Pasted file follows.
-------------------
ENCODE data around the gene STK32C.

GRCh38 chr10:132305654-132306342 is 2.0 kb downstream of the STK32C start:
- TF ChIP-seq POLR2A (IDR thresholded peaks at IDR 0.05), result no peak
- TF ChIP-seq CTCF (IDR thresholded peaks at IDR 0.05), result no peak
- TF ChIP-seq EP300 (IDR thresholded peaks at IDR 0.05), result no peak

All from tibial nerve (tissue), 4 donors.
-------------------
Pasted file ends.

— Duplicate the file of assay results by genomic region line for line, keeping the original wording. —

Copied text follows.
ENCODE data around the gene STK32C.

GRCh38 chr10:132305654-132306342 is 2.0 kb downstream of the STK32C start:
- TF ChIP-seq POLR2A (IDR thresholded peaks at IDR 0.05), result no peak
- TF ChIP-seq CTCF (IDR thresholded peaks at IDR 0.05), result no peak
- TF ChIP-seq EP300 (IDR thresholded peaks at IDR 0.05), result no peak

All from tibial nerve (tissue), 4 donors.